Cats have been domesticated for thousands of years. According to smithsonian.com , perhaps as long as 12,000 years. It is thought domestic cats have descended from the Middle Eastern wildcat “Felis sylvestris” or “cat of the woods”. Common thought is that cats were originally domesticated to rid farms of rodents and to keep mice and rats out of grain storage warehouses.
The relationship between cats and humans evolved until cats became primarily pets, mostly within the last century.
Approximately 37% of households in Canada have at least one cat. Many families have several cats. Sadly, each year hundreds of thousands of pets are put into animal shelters and most of these pets are cats. A few cats are surrendered to shelters by their owners who can no longer care for them but the vast majority of them are cats that are lost strays or cats dumped by careless guardians who mistakenly think they’ll be fed or that the animals can fend for themselves.
Feral cats are domestic cats that have gone wild or were born in the wild. Feral cats can cause considerable losses to small wildlife populations. Different research studies (including University of Nebraska and Avian Conservation and Ecology) estimate the loss of bird life to be in the billions North America wide - from cats, both owned and feral.
Feral cats transmit disease i.e.: rabies, toxoplasmosis, feline AIDS; to other animals including owned cats. Some of these diseases may be transmitted to people.
Managing feral cats populations has become very controversial. People love their pets and don’t want to see any potential pets or any animal “put down”. Many people are sympathetic to the plight of the feral cat and will feed and try to care for these cats. There are now many organized cat charities all across North America to care for the cats who advocate for Trap, Neuter, Release Programs (TNR). Volunteers from these charities trap feral cats, bring them to a veterinarian to have them neutered or spayed, vaccinated, them released back to where they were trapped. In doing this they save the life of the cat and let it live out its life without reproducing. One pair of cats can apparently produce as many as 62 cats in 2 years. Feral cats live an average of 3 to 4 years before it dies of starvation, cold, disease, animal attacks, and injury. Compare this to owned cats that live an average of 15 years.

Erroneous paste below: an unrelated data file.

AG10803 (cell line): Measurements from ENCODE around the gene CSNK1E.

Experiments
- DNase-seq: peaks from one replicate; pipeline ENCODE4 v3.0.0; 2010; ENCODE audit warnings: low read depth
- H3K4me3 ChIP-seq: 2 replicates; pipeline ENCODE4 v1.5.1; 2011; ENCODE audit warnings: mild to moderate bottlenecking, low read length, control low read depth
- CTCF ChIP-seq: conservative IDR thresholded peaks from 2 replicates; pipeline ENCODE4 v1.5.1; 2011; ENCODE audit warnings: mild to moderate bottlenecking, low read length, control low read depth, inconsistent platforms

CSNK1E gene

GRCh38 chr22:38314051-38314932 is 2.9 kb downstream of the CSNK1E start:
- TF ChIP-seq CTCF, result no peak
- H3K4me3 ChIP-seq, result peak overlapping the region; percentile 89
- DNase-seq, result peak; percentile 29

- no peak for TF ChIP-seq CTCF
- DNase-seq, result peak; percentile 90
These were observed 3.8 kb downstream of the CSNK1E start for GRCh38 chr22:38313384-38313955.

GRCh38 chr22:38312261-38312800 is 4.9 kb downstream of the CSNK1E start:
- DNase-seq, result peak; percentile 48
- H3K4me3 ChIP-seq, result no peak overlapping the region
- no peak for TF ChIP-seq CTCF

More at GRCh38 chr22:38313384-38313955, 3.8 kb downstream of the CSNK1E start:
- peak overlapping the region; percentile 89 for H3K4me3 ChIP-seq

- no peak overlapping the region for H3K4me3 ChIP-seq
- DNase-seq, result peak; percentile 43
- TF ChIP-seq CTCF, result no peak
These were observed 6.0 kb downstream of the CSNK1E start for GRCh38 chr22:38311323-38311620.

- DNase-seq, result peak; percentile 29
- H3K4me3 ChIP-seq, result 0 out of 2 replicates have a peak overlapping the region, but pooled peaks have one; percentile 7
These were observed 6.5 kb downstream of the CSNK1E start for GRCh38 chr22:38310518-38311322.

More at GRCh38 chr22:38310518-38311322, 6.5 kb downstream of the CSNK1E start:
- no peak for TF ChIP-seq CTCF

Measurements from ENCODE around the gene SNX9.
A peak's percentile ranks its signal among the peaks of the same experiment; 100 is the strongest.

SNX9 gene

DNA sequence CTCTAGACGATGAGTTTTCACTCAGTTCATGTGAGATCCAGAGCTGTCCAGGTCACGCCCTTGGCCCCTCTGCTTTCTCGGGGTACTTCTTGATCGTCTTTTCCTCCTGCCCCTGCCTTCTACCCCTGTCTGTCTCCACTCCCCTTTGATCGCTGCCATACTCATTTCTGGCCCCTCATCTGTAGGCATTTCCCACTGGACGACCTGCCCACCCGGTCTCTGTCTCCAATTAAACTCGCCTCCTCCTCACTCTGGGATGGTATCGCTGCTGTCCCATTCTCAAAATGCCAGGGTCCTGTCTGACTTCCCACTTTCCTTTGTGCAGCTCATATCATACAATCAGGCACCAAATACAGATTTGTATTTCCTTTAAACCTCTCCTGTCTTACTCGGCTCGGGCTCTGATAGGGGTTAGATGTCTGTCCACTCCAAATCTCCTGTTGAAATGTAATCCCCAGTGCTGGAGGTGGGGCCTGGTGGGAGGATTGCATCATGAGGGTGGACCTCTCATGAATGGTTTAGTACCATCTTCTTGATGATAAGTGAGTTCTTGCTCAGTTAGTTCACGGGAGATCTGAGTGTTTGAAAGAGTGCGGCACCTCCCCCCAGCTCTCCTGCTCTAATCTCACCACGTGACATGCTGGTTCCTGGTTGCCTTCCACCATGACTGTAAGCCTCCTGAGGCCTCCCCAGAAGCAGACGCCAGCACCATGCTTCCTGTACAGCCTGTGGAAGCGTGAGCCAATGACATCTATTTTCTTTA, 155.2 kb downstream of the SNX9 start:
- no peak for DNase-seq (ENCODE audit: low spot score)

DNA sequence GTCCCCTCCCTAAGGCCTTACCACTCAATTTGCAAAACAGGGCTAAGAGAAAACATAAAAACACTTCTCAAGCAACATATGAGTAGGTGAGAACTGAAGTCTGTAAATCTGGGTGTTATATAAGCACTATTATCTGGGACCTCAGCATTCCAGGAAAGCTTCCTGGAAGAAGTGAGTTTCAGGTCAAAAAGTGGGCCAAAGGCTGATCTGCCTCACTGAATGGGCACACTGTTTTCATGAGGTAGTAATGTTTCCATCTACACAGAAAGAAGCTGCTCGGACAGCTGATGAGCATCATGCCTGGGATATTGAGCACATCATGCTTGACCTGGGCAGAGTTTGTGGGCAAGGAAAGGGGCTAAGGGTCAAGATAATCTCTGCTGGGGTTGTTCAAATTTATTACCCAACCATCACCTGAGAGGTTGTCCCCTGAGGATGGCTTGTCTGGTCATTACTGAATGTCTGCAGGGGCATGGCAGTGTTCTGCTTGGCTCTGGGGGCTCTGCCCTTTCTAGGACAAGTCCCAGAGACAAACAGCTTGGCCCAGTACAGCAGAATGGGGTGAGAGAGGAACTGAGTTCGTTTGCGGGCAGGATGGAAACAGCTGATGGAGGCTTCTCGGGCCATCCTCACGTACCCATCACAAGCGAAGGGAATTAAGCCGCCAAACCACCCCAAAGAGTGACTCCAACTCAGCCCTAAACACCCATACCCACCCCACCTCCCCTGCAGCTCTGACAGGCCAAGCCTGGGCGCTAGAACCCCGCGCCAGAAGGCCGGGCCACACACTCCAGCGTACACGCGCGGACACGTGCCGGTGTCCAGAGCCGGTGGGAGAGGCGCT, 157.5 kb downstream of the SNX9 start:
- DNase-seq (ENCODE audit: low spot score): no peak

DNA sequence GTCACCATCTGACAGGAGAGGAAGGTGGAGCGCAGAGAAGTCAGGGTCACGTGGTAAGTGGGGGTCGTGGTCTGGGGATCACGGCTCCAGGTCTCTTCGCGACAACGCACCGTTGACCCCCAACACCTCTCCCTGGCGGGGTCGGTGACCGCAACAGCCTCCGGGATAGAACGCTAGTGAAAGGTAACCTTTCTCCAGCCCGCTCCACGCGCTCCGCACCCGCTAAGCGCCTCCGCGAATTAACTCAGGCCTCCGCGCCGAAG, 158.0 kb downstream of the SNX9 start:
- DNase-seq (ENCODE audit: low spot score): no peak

Animals rights activists such as PETA, have a different outlook on feral cats. They believe TNR and managed feral cat colonies are not in the cats best interests. (peta.org) PETA says “cats suffer and die gruesome deaths because they are abandoned to fend for themselves outdoors.” Homeless cats don’t die of old age. PETA and other wildlife proponents advocate for Euthanasia being the kinder option. Many research studies have shown that TNR does nothing to reduce the feral cat populations and cost hundreds of thousands of dollars to continue their programs.
As feral cat populations in Southern Ontario continues to expand Hawkeye Bird And Animal Control has researched the SPCA and Humane Society Policies of different Municipalities in Southern Ontario. Some animal shelters will not take in any obviously feral cats. They do take in strays and lost cats to see if they can find the owner or adopt the cat to a new family. Other shelters will take in any cat - sometimes for a very small fee - and they work with cat charities to assist in caring for these animals. The Canadian Federation Of Humane Societies advocates and promotes TNR programs across Canada.
Hawkeye Bird And Animal Control will work with you, the homeowner or business, and the municipal animal control to come up with a solution to your needs regarding feral cats on your property.